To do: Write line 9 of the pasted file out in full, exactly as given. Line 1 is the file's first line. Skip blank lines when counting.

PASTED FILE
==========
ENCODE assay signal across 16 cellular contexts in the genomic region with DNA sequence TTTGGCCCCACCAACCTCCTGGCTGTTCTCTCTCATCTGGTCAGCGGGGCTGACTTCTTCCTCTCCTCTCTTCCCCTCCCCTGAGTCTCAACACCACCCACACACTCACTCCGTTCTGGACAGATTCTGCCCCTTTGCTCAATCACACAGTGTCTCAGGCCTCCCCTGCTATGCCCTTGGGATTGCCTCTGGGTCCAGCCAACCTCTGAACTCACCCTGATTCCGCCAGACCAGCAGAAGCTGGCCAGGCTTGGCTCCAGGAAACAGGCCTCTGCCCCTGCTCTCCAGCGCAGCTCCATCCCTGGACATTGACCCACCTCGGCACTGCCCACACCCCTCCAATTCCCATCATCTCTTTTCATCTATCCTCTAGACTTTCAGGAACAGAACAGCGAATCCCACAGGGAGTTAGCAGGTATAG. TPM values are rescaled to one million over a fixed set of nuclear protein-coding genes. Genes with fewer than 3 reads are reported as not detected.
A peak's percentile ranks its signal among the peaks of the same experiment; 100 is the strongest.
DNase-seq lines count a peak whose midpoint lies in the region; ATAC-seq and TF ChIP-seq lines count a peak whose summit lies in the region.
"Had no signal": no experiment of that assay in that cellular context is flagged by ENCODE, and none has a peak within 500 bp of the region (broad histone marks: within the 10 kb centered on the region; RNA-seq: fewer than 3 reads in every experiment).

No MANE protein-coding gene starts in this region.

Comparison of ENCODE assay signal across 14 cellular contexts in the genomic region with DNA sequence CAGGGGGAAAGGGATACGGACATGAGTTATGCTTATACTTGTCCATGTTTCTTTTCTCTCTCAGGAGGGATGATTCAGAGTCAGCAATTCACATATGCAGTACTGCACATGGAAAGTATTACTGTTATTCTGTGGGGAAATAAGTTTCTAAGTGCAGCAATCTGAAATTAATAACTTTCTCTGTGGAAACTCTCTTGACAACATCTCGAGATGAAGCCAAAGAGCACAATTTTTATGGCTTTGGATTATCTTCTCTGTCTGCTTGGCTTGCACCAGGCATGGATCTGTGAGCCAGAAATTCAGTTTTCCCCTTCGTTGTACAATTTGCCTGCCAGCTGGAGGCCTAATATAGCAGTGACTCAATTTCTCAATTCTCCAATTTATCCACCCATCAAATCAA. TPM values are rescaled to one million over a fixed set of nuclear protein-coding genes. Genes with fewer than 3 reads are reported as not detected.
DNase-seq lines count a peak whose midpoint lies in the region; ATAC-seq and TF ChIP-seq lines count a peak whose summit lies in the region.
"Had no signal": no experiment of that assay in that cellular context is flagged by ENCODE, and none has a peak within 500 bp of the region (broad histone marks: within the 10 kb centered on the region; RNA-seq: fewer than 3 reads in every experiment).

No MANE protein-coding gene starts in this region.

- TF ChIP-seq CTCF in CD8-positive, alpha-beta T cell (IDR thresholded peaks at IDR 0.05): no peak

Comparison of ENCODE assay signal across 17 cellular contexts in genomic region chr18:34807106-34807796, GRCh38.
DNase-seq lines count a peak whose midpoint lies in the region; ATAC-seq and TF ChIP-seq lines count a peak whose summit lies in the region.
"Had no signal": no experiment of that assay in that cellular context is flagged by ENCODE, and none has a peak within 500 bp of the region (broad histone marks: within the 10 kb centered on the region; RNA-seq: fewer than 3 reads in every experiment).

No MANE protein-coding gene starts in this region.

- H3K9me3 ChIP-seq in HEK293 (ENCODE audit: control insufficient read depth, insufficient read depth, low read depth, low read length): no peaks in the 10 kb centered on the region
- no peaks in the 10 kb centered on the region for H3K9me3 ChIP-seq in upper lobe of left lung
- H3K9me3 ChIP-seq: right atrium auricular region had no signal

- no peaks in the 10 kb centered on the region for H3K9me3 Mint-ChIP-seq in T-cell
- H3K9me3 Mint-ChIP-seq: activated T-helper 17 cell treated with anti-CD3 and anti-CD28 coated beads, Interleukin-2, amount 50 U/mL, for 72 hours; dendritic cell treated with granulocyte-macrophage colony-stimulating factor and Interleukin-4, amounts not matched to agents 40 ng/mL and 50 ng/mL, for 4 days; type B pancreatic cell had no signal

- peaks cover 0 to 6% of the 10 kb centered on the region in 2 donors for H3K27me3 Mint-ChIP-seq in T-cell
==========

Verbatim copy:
No MANE protein-coding gene starts in this region.